My blog started organically about two years after blogs started making serious appearances in Lebanon. It followed my life and my views on fashion without the fuss. With time, brands started reaching out making the blog richer with events and collaborations. Slowly but steadily, the content of the blog started becoming more refined and the pictures more professional. The evolution of my blog is very evident, because I made it a point not to remove old and 'less professional' content from my website or social media, as I believe that the journey of evolution itself is more important and enriching than any destination this could take me to. 

How did you first decide to launch?
I honestly am not one to pretend I am fashion obsessed; so I can't say that I started the blog because of my addictive passion for fashion; but rather randomly for being a very expressive person who likes to share things and experiences. Those who know me, know that I am more into politics, extreme sports and muscle cars than fashion! However, personal style and fashion occupy a huge chunk of my life, and this is why I just woke up one day and launched my blog, unplanned. 

What makes your content unique in your opinion?
In my opinion, authenticity is what makes my content unique. I post outfits which I actually wear and make appearances at events (public or private) in; I share my very well known fetish for changing my hair color  and my struggle with weight issues (I am quite curvy); I talk about my career progress; I post beauty looks that I go out wearing and products I actually use; I share my other passions and travels; and I can be quite a sour tongue in my inspiration section. I do not "stage" my content just for the sake of creating attractive content. If I post it, I probably wore it, put it on my face, ate it or visited it.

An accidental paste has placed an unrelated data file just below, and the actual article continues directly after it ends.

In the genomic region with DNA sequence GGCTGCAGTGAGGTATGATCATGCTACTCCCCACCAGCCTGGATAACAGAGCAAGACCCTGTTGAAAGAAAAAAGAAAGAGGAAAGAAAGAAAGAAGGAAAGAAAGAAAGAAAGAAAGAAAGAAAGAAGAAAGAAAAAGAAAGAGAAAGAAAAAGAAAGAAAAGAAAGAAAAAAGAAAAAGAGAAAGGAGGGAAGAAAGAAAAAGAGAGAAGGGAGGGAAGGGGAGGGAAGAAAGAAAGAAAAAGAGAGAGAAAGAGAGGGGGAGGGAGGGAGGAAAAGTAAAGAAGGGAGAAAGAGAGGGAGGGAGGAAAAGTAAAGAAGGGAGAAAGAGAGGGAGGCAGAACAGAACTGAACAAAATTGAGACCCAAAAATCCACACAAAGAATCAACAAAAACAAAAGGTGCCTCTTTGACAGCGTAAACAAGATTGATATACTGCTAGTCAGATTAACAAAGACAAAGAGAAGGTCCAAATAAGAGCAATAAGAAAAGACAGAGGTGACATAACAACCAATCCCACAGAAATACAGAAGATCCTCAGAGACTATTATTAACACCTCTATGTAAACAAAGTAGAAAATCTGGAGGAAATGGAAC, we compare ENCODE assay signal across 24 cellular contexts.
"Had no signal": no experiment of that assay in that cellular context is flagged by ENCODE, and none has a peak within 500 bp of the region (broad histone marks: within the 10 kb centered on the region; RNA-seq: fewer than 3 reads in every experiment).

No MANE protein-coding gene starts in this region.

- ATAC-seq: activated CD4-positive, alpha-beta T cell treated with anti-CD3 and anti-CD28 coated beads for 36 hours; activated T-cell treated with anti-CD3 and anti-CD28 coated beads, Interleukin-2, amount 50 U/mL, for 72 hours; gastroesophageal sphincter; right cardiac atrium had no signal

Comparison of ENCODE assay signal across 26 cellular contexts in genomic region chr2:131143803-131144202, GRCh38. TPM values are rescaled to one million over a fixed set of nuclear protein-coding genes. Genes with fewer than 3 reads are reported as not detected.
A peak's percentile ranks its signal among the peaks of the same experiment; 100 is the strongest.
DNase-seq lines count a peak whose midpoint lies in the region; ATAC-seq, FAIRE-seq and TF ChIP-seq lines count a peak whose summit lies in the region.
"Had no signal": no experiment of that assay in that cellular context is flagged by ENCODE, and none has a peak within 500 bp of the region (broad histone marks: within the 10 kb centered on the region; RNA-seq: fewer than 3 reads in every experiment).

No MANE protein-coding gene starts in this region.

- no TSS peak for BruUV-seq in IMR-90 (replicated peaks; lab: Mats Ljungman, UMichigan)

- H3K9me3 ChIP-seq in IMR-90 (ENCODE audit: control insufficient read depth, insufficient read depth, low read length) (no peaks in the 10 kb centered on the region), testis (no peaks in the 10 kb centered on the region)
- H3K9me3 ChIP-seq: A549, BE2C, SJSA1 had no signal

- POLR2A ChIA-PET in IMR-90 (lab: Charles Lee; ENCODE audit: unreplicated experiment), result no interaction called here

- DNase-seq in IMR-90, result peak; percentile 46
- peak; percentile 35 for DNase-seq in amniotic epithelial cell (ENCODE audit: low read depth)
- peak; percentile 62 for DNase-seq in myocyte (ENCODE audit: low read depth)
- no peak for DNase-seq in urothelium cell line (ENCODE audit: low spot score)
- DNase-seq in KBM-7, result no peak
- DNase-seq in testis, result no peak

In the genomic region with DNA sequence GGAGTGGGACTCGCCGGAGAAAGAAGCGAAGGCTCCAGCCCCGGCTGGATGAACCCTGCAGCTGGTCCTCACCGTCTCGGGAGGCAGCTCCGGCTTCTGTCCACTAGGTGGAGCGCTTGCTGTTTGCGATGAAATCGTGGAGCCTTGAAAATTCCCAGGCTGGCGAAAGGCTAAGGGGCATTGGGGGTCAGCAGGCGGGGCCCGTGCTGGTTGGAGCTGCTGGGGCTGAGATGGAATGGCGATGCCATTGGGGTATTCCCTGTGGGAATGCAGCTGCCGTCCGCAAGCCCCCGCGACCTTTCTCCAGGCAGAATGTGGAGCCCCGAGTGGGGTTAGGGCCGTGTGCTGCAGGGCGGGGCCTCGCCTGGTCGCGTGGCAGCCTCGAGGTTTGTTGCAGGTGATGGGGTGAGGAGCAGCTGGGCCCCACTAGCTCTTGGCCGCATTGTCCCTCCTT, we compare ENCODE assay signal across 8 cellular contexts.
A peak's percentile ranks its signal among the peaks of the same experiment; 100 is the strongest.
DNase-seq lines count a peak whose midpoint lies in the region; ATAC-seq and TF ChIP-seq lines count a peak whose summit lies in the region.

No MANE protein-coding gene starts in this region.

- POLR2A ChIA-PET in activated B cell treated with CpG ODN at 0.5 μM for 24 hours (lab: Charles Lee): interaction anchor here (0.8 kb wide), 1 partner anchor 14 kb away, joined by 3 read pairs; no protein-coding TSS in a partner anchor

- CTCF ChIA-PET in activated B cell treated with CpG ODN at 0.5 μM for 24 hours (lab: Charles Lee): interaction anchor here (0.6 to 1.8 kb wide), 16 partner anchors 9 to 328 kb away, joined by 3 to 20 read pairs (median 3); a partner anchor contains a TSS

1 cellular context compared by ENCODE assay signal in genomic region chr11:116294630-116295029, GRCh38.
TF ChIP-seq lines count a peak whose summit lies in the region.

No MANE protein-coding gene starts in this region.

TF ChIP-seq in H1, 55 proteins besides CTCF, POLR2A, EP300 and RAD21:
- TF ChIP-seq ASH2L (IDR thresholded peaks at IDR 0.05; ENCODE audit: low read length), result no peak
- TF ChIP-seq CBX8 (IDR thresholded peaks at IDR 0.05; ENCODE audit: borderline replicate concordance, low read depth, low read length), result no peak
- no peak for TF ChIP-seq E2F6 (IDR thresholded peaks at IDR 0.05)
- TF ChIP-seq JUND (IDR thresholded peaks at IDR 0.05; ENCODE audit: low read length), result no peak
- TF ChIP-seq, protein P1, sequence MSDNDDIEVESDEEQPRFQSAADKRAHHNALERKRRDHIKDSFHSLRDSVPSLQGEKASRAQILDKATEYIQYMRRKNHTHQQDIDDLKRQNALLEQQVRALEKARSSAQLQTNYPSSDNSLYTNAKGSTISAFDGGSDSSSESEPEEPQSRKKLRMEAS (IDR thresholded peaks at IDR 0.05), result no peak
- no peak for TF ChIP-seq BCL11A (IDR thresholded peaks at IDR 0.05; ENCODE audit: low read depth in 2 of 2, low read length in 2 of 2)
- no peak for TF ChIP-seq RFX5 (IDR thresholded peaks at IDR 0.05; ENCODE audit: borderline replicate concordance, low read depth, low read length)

What motivates you to keep going with your blogging after all this time?
Honestly, I do get these moments where I get too busy with my other projects that I question the blog itself. But then I remember all the things I get to experience first, all the amazing people I meet, and all the opportunities I get out of being a real life blogger. Experience is the most valuable thing a blogger can get. Honestly I can credit a lot of my media / consultancy projects to leads that my blog and social media created. It is my bridge and I am never letting it go in the foreseeable future, even though I did not make a business out of it. 

If you were to pick just one word to represent your blog, what would it be?
Real. 

Tell us briefly about your future plans.
A lot of people really have no clue what I do, as I keep my blog a little separate from my career. In effect, I am a consultant for a few personalities and brands, I am also a professional fashion editor in both English and Arabic. And my future plans include media and direct fashion works I will not reveal at the moment. For the blog, I am planning a radical shift which will take place within 2-3 months from now.

 

Pascal Zoghbi – 29Letters Blog 

Launched in 2006 by typography designer and lecturer Pascal Zoghbi, 29Letters showcases contemporary Arabic and multilingual typography. 29Letters constantly collaborates with regional and international advertising agencies to deliver design and typographic solutions.

How would you describe the evolution of your blog?
The blog evolved from being an online platform featuring my own experience with graduate studies back in 2005 when I was pursuing an MA in Type Design at The Royal Academy of Arts KABK in The Hague, Netherlands, into a full-fledged blog about Arabic typography which also showcases the typographic work I do under the name 29Letters. In 2013, 29Letters became the first type foundry in Lebanon.

How did you first decide to launch?
As a graduate student, I wanted to share my acquired knowledge of Type Design and especially Arabic Type Design with the Arab design community. Prior to that, this type of information was enclosed and secretly kept in the hands of very few individuals or international type foundries. The blog was also a means to showcase the projects I am doing was doing at KABK.

What makes your content unique in your opinion?
I discuss Arabic Typography, which is in itself a unique, niche subject.

What motivates you to keep going with your blogging after all this time?
The number of followers, the positive feedback I get from them, the debates and discussions that emerge from some of the posts, but also web exposure and the possibility of clients approaching me to ask for a typographic project.

If you were to pick just one word to represent your blog, what would it be?
Arabic type.

Tell us briefly about your future plans.
I am on a constant track of creating and developing multilingual Arabic and Latin fonts. I am also in the process of opening up 29LT type platform for other designers to allow them to publish their work. I would also like to take some time in the coming year to focus on writing a book about Arabic Type and Typography, following my first book ‘Arabic Graffiti’, dealing with the socio-political aspect of Arabic street art, which was published back in 2010.